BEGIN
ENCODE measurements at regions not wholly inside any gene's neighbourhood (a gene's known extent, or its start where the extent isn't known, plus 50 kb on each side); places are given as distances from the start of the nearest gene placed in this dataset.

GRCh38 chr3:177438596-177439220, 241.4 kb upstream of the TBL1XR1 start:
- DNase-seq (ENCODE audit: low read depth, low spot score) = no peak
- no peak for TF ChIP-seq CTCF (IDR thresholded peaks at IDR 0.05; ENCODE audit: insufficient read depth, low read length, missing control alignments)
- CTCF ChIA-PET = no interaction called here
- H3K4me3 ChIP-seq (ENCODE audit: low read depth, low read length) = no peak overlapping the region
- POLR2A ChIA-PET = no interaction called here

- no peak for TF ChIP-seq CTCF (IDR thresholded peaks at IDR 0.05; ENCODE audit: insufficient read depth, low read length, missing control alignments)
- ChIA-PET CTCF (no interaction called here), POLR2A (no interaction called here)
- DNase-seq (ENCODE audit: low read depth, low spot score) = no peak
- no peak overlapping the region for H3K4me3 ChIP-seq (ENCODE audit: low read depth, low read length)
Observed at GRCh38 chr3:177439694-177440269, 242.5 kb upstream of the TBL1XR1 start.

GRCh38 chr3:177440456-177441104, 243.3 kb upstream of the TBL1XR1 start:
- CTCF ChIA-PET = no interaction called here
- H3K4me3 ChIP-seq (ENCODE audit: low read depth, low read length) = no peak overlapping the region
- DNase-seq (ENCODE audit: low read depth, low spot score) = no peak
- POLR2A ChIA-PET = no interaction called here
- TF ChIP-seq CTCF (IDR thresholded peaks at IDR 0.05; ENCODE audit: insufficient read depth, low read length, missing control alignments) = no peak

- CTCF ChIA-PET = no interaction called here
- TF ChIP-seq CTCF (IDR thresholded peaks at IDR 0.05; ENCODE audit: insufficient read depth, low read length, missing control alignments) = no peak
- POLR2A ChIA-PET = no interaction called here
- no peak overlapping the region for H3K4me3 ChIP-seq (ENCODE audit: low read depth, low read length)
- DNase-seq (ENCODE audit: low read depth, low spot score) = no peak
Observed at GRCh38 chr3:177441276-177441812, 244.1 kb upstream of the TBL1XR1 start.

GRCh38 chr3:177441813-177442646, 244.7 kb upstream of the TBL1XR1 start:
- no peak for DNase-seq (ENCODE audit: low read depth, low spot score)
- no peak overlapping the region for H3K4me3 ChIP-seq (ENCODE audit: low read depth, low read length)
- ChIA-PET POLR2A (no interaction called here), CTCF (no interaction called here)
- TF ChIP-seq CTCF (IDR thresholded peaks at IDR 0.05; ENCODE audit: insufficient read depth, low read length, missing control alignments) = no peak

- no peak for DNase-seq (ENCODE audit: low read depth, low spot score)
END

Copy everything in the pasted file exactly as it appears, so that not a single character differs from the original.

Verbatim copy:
ENCODE measurements at regions not wholly inside any gene's neighbourhood (a gene's known extent, or its start where the extent isn't known, plus 50 kb on each side); places are given as distances from the start of the nearest gene placed in this dataset.

GRCh38 chr3:177438596-177439220, 241.4 kb upstream of the TBL1XR1 start:
- DNase-seq (ENCODE audit: low read depth, low spot score) = no peak
- no peak for TF ChIP-seq CTCF (IDR thresholded peaks at IDR 0.05; ENCODE audit: insufficient read depth, low read length, missing control alignments)
- CTCF ChIA-PET = no interaction called here
- H3K4me3 ChIP-seq (ENCODE audit: low read depth, low read length) = no peak overlapping the region
- POLR2A ChIA-PET = no interaction called here

- no peak for TF ChIP-seq CTCF (IDR thresholded peaks at IDR 0.05; ENCODE audit: insufficient read depth, low read length, missing control alignments)
- ChIA-PET CTCF (no interaction called here), POLR2A (no interaction called here)
- DNase-seq (ENCODE audit: low read depth, low spot score) = no peak
- no peak overlapping the region for H3K4me3 ChIP-seq (ENCODE audit: low read depth, low read length)
Observed at GRCh38 chr3:177439694-177440269, 242.5 kb upstream of the TBL1XR1 start.

GRCh38 chr3:177440456-177441104, 243.3 kb upstream of the TBL1XR1 start:
- CTCF ChIA-PET = no interaction called here
- H3K4me3 ChIP-seq (ENCODE audit: low read depth, low read length) = no peak overlapping the region
- DNase-seq (ENCODE audit: low read depth, low spot score) = no peak
- POLR2A ChIA-PET = no interaction called here
- TF ChIP-seq CTCF (IDR thresholded peaks at IDR 0.05; ENCODE audit: insufficient read depth, low read length, missing control alignments) = no peak

- CTCF ChIA-PET = no interaction called here
- TF ChIP-seq CTCF (IDR thresholded peaks at IDR 0.05; ENCODE audit: insufficient read depth, low read length, missing control alignments) = no peak
- POLR2A ChIA-PET = no interaction called here
- no peak overlapping the region for H3K4me3 ChIP-seq (ENCODE audit: low read depth, low read length)
- DNase-seq (ENCODE audit: low read depth, low spot score) = no peak
Observed at GRCh38 chr3:177441276-177441812, 244.1 kb upstream of the TBL1XR1 start.

GRCh38 chr3:177441813-177442646, 244.7 kb upstream of the TBL1XR1 start:
- no peak for DNase-seq (ENCODE audit: low read depth, low spot score)
- no peak overlapping the region for H3K4me3 ChIP-seq (ENCODE audit: low read depth, low read length)
- ChIA-PET POLR2A (no interaction called here), CTCF (no interaction called here)
- TF ChIP-seq CTCF (IDR thresholded peaks at IDR 0.05; ENCODE audit: insufficient read depth, low read length, missing control alignments) = no peak

- no peak for DNase-seq (ENCODE audit: low read depth, low spot score)